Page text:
“The only people who see the whole picture are the ones who step outside the frame.”
― Salman Rushdie”
At work and in life, problems can crop up. Even if you don’t know how to fix the problem at first, you can think about how the problem happened in the first place. Then you can keep calm and use logic to find some good solutions.
Life will always have problems to overcome, from figuring out why your phone isn’t working to dealing with a tricky customer at work.
Employers want to know how you deal with problems because they want you to see a problem as a challenge that can be overcome if you deal with it logically.
FTA or Fault Tree Analysis is a simple, down-to-earth proactive technique to design reliability into products. This technique also helps to redesign the existing processes or to carry out problem-solving related to existing or potential problems. It relies on a ‘systematic and logical approach through the development of problem tree’. FTA may utilize historic data to get a quantitative estimate of the problem.
FTA is a failure analysis in which an undesired state of a system is analyzed using Boolean logic to combine a series of lower-level events. This analysis method is often used in the field of safety engineering to quantitatively determine the probability of a safety hazard.
Definitions (IATF 16949: 2016)
Fault Tree Analysis (FTA): Deductive failure analysis methodology in which an undesired state of a system is analyzed; fault tree analysis maps the relationship between faults, subsystems and redundant design elements by creating a logic diagram of the overall system.
Prevention is always better than cure!
FTA was originally developed in the 1960s during the development of Intercontinental Ballistic Missiles (ICBM). Later it was utilized in the `Minuteman’ (1962) project in USA and Bell Telephone Laboratories (missile launching control system).
- Design Phase
- FTA should start early in the program
- The goal is to influence design early before changes are too costly
- Update the analysis as the design progresses
- Operations Phase
- FTA during operations for root cause analysis
- Find and solve problems (anomalies) in real-time
What is FTA?
- A common tool using graphics and statistics to analyze an event and predict how and how often it will fail
- Used in engineering and business to aid process and system development
Why do we use FTA?
- Very easy to understand
- An effective way to diagram problems in a system
- Helps to organize possible causes of a problem in the system
FTA Analysis – 5 Steps:
- Define the undesired event to study
- Obtain an understanding of the system
- Construct the fault tree
- Evaluate the fault tree
- Control the hazards identified
Is FTA a tool for you?
- Does your company have problems with your system or process flow?
- Does your system work under the worst-case scenario?
- Do external forces affect your system?
How does it work?
- Uses a variety of gates and events to explain the system
- Uses a top-down approach to its logic
- The end result is at the top of the tree and what leads to that result follows under it
- One of the main gates used
- The output above will occur if the two events below both occur
- The second main gate used
- The output above will occur if either of one or more events happens below
Three Main Events:
- Primary Event
- Intermediate Event
- Expanded Event
- Made up of basic, undeveloped, and external events
- A time in the event where the process or system might fail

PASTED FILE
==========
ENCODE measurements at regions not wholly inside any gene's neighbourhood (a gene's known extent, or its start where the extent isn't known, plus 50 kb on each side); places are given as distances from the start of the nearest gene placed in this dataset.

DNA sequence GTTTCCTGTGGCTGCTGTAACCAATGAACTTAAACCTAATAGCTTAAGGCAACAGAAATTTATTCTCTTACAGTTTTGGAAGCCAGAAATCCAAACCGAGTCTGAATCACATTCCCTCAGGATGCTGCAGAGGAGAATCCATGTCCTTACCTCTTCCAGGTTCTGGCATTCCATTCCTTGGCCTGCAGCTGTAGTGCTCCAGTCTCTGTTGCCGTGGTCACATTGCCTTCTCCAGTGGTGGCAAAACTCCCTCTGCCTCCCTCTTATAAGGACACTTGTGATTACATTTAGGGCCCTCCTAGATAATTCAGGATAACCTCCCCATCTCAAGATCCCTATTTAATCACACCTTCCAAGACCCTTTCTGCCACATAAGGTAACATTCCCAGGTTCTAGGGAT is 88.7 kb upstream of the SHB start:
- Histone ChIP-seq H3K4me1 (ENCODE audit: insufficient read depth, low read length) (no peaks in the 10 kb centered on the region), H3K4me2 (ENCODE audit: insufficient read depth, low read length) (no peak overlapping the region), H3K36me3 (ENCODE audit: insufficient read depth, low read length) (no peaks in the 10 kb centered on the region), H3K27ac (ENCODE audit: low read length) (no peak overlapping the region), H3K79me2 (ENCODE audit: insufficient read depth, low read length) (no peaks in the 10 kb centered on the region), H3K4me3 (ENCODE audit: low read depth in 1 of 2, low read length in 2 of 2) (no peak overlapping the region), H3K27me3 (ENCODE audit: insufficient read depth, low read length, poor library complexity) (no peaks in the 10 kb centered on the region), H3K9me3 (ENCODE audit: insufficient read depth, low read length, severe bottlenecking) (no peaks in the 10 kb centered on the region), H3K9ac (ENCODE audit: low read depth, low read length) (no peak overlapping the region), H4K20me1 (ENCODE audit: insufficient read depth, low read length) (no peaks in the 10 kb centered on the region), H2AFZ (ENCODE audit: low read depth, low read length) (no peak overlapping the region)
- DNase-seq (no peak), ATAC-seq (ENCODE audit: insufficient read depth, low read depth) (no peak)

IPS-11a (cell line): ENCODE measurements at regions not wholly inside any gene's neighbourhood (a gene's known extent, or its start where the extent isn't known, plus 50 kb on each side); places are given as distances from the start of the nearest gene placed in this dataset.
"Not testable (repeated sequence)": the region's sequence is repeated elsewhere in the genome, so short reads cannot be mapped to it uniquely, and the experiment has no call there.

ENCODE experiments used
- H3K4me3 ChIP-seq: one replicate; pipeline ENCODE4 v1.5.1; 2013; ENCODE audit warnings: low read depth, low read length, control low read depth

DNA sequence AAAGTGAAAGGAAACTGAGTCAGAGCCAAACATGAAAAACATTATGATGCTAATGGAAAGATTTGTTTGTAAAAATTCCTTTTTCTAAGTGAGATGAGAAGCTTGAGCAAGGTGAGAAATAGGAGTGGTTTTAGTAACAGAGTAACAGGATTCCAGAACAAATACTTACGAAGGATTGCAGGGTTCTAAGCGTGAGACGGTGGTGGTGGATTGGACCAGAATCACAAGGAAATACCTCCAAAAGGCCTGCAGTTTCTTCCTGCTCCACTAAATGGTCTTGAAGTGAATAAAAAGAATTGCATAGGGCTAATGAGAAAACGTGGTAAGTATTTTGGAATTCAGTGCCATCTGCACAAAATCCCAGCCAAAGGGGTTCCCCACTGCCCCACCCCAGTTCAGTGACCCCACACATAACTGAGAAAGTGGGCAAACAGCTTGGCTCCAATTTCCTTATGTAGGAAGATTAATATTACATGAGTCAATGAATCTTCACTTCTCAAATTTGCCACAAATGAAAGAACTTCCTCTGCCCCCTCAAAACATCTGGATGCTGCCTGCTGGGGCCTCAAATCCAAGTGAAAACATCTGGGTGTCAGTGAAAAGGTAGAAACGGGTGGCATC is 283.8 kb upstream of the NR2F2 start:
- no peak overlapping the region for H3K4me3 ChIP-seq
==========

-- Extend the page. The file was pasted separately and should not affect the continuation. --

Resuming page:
- A combination of multiple different faults
- Shown by rectangles in the fault tree
- Sometimes linked by and/or gates
- The complex event that needs another fault tree to explain
- The fault tree for the expanded event is not directly shown in the current fault tree
- Shown by a triangle on the fault tree
Basic Mathematical foundation:
For example, component failures may typically occur at some constant failure rate λ (a constant hazard function). In this simplest case, failure probability depends on the rate λ and the exposure time t:
P = 1 – exp(-λt)
P ≈ λt if λt < 0.001
Strengths of FTA Model:
- Visual method: cause and effect relationship
- Easy to learn and follow
- Models’ complex system relationships in an understandable manner
- Probability model
- Scientifically sound: Boolean Algebra
- Proven technique
Comparison with other Analytical Methods:
|1||Deductive, Top-Down method||Inductive, Bottom-Up Analysis method|
|2||analyzing the effects of initiating faults and events on a complex system||analyzing the effects of a single component or function failures on equipment or subsystems|
|3||good at showing how resistant a system is to single or multiple initiating faults||not good at examining multiple failures or their effects at a system level.|
|4||considers external events||Does not consider external events|
|5||not good at finding all possible initiating faults.||good at exhaustively cataloguing initiating faults, and identifying their local effects|
- An important tool
- Simple to use
- Graphics make it easy to understand
- Each event is displayed by a unique shape
- Helps to prevent and correct errors in the system
- Whether manufacturing industries are aware of this tool?
- If yes, how often this tool is used during the design and operation phase?
IATF 16949: 2016
ISO 9001: 2015
This is the 139th article of this Quality Management series. Every weekend, you will find useful information that will make your Management System journey Productive. Please share it with your colleagues too.
In the words of Albert Einstein, “The important thing is never to stop questioning.” I invite you to ask anything about the above subject. Questions and answers are the lifeblood of learning, and we are all learning. I will answer all questions to the best of my ability and promise to keep personal information confidential.
Your genuine feedback and response are extremely valuable. Please suggest topics for the coming weeks.